August 2017 HYC Windjammer
By: John E. Cutler, Commodore Ensign Class Association
The “little big boat” Daysailer/Racer
The HYC Summer Series races were scheduled to begin on Saturday July 15. Unfortunately, the summer afternoon storms arrived that day and lowered the temperature from the 90s to the mid 70s. That was the good news. The bad news was the rain, lightening strikes and stiff breeze from the east supported the Ensign racers (four boats) decision to not leave the harbor to race. The second summer series races will be Saturday 29 July. I am looking forward to better weather conditions and to seeing 5 to 6 Ensigns on the windward/leeward race course.
Sitting in the Beachcomber after we decided not to race gave me some time to think about all of the Ensigns on pier 10, the ones that usually race, the ones that go daysailing periodically and the ones that never seem to leave their slips.
In a recent ECA Governing Committee meeting, Vince Morvillo gave the Committee some excellent guidelines for promoting and marketing the Ensign one-design sailboat. His primary recommendation was to promote the Ensign as a family daysailor, a sailboat for novice sailors to learn to sail and a sailboat for families to enjoy being on the water together. In fact, there are many examples of where Ensigns have become “members” of the family to be kept in the family or passed down from generation to generation. At HYC #1103, Ed and Marsha Bluestein’s Adjourn and #943, Laura and Daniel Dalgleish’s Ouija are examples of families’ long-time devotion and care for their Ensign.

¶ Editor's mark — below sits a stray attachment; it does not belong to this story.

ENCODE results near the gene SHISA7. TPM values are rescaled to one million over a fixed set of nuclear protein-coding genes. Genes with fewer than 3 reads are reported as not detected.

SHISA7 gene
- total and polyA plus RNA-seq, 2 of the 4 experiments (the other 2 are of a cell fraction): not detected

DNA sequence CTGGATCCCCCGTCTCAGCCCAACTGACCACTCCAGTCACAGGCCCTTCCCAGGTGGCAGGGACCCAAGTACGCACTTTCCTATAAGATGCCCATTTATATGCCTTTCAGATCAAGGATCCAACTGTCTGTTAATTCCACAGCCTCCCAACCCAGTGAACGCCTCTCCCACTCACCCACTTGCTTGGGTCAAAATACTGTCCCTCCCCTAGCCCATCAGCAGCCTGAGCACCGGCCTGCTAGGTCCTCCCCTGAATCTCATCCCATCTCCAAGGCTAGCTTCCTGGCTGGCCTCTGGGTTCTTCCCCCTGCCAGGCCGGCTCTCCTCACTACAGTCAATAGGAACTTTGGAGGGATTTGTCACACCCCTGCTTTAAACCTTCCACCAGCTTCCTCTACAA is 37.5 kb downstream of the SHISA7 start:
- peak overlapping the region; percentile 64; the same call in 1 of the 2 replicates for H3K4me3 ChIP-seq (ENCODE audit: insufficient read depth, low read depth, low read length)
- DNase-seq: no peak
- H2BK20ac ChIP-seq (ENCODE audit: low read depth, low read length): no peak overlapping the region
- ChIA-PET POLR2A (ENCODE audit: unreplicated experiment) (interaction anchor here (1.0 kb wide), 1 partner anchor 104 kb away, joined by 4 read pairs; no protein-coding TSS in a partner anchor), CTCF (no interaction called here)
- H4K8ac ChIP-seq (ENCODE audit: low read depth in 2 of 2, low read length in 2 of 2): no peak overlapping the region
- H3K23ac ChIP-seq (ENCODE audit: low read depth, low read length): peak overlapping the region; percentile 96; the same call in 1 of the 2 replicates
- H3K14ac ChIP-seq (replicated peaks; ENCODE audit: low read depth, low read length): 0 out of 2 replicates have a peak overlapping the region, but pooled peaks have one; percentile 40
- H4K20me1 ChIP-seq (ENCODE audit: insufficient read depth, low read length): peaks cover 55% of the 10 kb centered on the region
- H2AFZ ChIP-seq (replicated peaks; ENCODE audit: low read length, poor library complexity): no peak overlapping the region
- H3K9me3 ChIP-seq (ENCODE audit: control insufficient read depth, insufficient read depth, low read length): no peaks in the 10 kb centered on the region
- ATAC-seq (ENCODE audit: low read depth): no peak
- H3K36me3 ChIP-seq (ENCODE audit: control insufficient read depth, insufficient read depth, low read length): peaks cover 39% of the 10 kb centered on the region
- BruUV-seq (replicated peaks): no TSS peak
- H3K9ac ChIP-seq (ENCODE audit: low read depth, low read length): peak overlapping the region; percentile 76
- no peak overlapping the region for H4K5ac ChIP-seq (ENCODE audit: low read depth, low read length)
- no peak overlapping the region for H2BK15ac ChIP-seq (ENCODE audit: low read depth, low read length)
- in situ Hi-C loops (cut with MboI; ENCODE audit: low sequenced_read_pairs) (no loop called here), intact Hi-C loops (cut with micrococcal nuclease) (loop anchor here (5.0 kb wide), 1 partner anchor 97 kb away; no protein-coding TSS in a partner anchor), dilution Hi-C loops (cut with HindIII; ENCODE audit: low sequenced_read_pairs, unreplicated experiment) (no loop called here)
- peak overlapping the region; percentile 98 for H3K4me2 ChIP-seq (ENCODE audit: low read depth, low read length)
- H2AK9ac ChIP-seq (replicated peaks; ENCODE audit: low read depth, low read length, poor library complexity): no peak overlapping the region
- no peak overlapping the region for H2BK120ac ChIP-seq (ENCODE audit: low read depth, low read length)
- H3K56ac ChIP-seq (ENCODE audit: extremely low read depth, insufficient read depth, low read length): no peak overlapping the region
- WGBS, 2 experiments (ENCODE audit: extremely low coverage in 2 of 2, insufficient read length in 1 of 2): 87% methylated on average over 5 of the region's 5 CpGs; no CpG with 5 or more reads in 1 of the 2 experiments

The objectives of the Ensign Class Association are:
A. To promote and develop Ensign class racing under uniform rules.
B. To rigidly maintain the one-design features of the Ensign.
C. To promote the use of the Ensign as a family boat for recreational sailing.
D. To educate the public, and particularly the youth, in sailing and sailboat racing, with emphasis on safe boat handling and the use of the proper and necessary equipment for sailboats.
Granted, family sailing is third on the list, but in the Ensign brochure’s list of attributes, “recreational daysailer for up to seven people” is at the top of the list, followed by “competitive racer with skipper plus three crew, stable, full keel for smooth handling, large cockpit, and small cuddy cabin for sails and gear.” The August 2017 issue of Sail Magazine includes the Ensign in its article 100 years of Boats, A look at the evolution of one-design over the years.
In the article Adam Cort states, “In later years, as then radical fiberglass construction came to be more widely accepted, it was used to build such one-design keelboats as the drop-dead gorgeous S&S design Shields , and the immortal and virtually indestructible Carl Alberg-design Ensign, which remains the largest class of full-keel sailboats to this day(underlined added for emphasis). Again the hallmark of both of these and plenty others too numerous to mention is that they serve their owners equally well wiling away a lazy summer day as they do mixing it up on the race course.”
Ensigns were initially built by Pearson Yachts from 1962 – 1983. Thanks to the “virtually indestructible Carl Alberg design” there are over 1500 Ensign sailing out of the 1,775 built by Pearson Yachts. Ensign Spars, Inc. has built 34 new Ensigns since 2000.
So if you are looking for a safe, family friendly sailboat that you can daysail or race contact a HYC Ensign owner or visit the new Ensign class website –www.ensignclass.com and click on Buy an Ensign. There are currently three Ensigns for sale at HYC. As an owner you will appreciate the classic design, ease of handling and comfort while sailing that the Ensign provides. I enjoy racing my Ensign, but I also relish the time for a late afternoon sail on upper Galveston Bay or the annual Fleet 2’s 17-mile long cruise/fun race weekend to Double Bayou.